Earliest known textbook of orthopedics
Amputations, setting of bones and primitive casts for treating fractures predate recorded history. The surgical specialty of orthopædics owes its name to Nicholas Andry (1658-1742), a French physician whose 1741 textbook Orthopædia*: Correcting and Preventing Deformities in Children reflected the field’s then current focus on children with spinal and pedal (clubfoot) defects. With time, orthopaedics’ reach extended to adults with joint diseases, and musculoskeletal defects of all ilk and location. The battlefield provided a laboratory in which early progress in orthopaedics was made, for example, military surgeon Antonius Mathijsen’s 1851 invention of Plaster of Paris casts, which helped gel orthopædics’ emphasis on bone deformities and fractures.
*From Greek, orthos (correct), paidion (child), see top image
Dr Hugh Owen Thomas (1834-1891), a Welshman, is the widely acknowledged father of orthopedic surgery who made many contributions to medicine and orthopædics in a relatively short life*. The latter half of the 19th century and early 20th saw a series of sea changes that led to the ushering in of modern medicine, of which orthopædics was a major beneficiary. The first change was the development of anesthesia to sleep patients, making surgery less barbaric. The second innovation was British surgeon, Joseph Lister’s, use of carbolic acid to prevent sepsis, based on the work of Louis Pasteur. The final revolution was the development of diagnostic radiology. Modern orthopædics was not far in the future.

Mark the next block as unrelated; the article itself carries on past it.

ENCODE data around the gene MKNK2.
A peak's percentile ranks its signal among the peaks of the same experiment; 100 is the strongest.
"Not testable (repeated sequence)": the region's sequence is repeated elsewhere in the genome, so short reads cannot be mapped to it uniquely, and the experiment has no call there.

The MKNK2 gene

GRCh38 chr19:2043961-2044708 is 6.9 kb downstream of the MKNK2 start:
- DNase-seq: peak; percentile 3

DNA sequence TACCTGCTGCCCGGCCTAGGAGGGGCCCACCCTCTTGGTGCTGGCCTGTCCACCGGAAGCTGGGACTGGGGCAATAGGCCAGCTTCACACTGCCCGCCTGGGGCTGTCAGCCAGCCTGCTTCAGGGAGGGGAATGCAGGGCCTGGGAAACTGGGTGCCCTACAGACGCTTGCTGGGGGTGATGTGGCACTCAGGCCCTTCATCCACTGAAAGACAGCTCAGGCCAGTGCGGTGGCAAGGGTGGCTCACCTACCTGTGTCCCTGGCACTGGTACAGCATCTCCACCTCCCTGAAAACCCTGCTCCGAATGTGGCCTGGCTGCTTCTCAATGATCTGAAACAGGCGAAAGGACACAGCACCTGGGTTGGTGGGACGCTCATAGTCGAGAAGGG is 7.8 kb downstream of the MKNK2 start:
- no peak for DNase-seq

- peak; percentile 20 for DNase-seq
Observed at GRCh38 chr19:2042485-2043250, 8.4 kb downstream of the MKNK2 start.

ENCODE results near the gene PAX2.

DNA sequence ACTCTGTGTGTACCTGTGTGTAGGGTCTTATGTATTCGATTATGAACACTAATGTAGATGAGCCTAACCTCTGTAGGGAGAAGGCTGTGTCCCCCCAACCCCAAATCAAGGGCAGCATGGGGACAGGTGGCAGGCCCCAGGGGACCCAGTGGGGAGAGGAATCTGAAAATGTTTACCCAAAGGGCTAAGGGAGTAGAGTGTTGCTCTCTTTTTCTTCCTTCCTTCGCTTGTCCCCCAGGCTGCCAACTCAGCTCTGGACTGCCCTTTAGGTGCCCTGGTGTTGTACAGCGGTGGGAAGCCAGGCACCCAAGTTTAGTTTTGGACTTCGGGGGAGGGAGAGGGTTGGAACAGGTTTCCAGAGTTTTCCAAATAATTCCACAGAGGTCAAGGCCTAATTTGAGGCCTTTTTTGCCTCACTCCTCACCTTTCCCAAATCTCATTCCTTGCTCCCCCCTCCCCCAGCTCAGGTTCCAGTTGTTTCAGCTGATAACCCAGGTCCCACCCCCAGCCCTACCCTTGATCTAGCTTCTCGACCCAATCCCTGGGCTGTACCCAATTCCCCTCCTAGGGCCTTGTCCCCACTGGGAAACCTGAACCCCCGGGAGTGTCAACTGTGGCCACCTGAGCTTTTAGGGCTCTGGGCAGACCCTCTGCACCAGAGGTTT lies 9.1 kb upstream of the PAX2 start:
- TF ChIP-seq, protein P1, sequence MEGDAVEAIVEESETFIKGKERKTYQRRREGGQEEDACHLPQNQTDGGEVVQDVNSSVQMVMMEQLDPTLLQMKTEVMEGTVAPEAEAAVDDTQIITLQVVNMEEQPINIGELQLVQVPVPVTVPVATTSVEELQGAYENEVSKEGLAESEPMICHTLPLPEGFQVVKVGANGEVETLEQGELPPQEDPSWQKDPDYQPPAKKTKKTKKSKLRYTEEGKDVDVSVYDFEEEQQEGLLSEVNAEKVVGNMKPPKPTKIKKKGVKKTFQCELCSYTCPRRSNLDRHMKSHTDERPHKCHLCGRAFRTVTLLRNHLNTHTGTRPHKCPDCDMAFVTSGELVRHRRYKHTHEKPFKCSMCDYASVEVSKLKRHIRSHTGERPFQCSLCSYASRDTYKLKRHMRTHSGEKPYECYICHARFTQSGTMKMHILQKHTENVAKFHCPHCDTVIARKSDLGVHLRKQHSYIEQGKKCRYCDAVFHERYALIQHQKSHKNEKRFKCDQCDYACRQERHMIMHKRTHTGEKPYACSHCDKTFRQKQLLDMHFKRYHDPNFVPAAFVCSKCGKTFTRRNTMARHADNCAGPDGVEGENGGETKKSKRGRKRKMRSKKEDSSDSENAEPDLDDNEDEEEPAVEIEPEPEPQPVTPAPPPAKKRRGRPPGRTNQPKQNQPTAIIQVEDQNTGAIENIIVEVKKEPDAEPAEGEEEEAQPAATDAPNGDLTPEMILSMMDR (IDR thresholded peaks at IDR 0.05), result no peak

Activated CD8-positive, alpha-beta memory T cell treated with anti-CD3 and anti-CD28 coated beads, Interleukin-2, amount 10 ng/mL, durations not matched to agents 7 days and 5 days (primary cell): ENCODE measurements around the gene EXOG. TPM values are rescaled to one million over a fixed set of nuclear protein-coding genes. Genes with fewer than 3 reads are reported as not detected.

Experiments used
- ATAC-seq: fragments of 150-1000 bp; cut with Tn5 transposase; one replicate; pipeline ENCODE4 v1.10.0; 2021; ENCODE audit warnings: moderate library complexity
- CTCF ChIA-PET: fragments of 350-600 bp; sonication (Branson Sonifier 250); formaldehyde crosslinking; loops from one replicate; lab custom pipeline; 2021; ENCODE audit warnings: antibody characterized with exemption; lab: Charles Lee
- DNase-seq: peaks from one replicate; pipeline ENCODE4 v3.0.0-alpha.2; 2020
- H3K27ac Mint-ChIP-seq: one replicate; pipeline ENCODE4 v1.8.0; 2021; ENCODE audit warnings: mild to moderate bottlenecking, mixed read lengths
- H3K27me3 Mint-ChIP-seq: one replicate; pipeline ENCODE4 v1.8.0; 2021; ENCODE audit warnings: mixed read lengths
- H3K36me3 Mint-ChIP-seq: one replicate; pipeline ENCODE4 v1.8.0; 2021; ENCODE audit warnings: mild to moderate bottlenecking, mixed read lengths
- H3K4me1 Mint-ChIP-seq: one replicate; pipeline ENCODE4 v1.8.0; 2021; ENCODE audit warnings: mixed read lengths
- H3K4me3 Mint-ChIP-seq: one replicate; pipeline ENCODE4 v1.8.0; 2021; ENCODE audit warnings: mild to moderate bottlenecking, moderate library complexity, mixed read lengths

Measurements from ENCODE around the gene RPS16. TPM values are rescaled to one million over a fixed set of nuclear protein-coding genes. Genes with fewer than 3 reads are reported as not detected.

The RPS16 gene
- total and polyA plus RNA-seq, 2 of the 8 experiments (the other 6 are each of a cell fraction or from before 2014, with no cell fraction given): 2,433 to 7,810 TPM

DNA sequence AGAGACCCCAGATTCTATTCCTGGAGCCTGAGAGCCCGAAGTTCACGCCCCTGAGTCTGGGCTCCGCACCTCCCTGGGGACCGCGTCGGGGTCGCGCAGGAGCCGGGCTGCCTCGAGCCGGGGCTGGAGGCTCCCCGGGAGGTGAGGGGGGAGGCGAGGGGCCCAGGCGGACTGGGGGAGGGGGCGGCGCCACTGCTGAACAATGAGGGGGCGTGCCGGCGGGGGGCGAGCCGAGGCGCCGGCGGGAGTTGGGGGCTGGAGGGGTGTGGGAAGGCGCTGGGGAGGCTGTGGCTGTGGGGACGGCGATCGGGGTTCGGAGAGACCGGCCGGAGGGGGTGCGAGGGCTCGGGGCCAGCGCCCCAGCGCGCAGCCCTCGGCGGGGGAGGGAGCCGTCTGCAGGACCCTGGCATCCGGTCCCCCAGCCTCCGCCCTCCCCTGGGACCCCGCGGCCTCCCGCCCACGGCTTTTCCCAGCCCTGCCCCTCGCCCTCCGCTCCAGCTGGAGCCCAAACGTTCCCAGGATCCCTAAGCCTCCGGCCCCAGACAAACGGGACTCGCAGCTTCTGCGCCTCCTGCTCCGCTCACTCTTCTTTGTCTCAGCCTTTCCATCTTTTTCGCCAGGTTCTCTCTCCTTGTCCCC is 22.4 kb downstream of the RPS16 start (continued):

*Thomas’s oeuvre included an array of devices, including the Thomas splint, Thomas collar (for tuberculosis of the cervical spine), the Thomas heel to correct varus deformity of the foot, and the Thomas test for identifying hip deformities, treatises on medical diseases of joints; fractures and dislocations of the trunk and upper extremities; fractures and dislocations of the lower extremities; and fractures of the mandible, among other works. Thomas’s work was not fully appreciated in his lifetime. His work was later recognized through his nephew Sir Robert Jones, whose application of the Thomas splint reduced the mortality of compound fractures from 87% to less than 8% during the Great War (1916-1918).
before and after of hip with degenerative joint disease
Simplistically, orthopædics has followed two tracks: elective and non-elective. Non-elective orthopædic surgery is “messy”…think MASH…and is caused by car crashes, war, mass disasters, and terrorist acts, to mention the major causes of emergency orthopædics. Many aspects of trauma orthopædics are “modern”, but the injuries themselves are not. Developed regions have the advantages of air evacuation of the injured, well-stocked blood banks, reliable telecommunication, backup surgical teams and health centers to provide surge capacity*. The injuries are not “modern” and may still lead to amputations and loss of functional capacity.
*Compare this to the hospitals in Afghanistan, Somalia and Syria
Modern orthopaedics is primarily an elective field which replaces hips and knees with joint failure due to osteoarthritis (see bottom image), less often due to rheumatoid arthritis, avascular necrosis, traumatic arthritis and a host of etceteras. The modern joint is largely the brainchild of Sir John Charnley, whose design consisted of 3 components:
• Stainless steel one-piece femoral stem and head
• Polyethylene (originally Teflon) acetabular component, both of which were fixed to the bone using
• PMMA (acrylic) bone cement
Joint replacements are the most commonly performed orthopædic procedure in the USA, with nearly 700,000 knees and 310,000 hips being replaced in 2010. The average cost for hip replacement in the US was $40K (2012) vs $7,700 to $12,000 in Europe.
Orthopædic surgeons have a 5-6 year residency and fellowship, earn ± $535,000 and pay an average of $175,000 in malpractice premiums on Long Island, NY (the most expensive area of New York State) and $30,000 in western New York State (the least expensive area).